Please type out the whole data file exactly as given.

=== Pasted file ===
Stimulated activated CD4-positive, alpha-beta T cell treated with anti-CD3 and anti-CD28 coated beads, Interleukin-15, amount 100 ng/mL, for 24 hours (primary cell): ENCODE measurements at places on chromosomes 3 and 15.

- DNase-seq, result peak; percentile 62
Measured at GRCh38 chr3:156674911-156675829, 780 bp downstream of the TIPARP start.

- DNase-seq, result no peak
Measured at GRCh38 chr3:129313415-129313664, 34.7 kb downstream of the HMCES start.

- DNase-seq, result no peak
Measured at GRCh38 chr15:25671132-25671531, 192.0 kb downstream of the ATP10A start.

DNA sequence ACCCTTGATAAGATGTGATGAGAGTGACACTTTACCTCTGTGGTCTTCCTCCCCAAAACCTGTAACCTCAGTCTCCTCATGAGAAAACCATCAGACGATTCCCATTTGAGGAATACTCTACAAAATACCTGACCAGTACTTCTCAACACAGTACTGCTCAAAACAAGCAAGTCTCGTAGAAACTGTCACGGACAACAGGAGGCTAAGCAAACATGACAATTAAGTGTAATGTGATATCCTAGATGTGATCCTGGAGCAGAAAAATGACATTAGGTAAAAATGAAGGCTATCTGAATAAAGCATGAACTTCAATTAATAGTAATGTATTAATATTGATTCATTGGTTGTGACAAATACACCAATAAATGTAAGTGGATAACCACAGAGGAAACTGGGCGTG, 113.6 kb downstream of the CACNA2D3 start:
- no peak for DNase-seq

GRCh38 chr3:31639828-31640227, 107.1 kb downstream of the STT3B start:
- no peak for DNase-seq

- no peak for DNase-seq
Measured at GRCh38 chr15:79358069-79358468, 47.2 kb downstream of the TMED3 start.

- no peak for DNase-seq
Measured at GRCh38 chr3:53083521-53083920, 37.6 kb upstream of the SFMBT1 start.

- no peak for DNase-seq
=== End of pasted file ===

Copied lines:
Stimulated activated CD4-positive, alpha-beta T cell treated with anti-CD3 and anti-CD28 coated beads, Interleukin-15, amount 100 ng/mL, for 24 hours (primary cell): ENCODE measurements at places on chromosomes 3 and 15.

- DNase-seq, result peak; percentile 62
Measured at GRCh38 chr3:156674911-156675829, 780 bp downstream of the TIPARP start.

- DNase-seq, result no peak
Measured at GRCh38 chr3:129313415-129313664, 34.7 kb downstream of the HMCES start.

- DNase-seq, result no peak
Measured at GRCh38 chr15:25671132-25671531, 192.0 kb downstream of the ATP10A start.

DNA sequence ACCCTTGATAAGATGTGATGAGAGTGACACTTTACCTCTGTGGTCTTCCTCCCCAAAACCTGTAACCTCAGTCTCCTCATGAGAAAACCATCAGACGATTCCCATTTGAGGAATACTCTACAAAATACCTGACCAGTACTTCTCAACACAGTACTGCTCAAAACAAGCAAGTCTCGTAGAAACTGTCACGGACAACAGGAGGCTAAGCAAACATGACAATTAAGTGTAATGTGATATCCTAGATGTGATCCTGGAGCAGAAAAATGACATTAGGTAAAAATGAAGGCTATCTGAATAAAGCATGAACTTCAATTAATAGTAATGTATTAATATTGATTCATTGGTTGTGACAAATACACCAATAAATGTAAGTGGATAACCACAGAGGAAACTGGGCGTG, 113.6 kb downstream of the CACNA2D3 start:
- no peak for DNase-seq

GRCh38 chr3:31639828-31640227, 107.1 kb downstream of the STT3B start:
- no peak for DNase-seq

- no peak for DNase-seq
Measured at GRCh38 chr15:79358069-79358468, 47.2 kb downstream of the TMED3 start.

- no peak for DNase-seq
Measured at GRCh38 chr3:53083521-53083920, 37.6 kb upstream of the SFMBT1 start.

- no peak for DNase-seq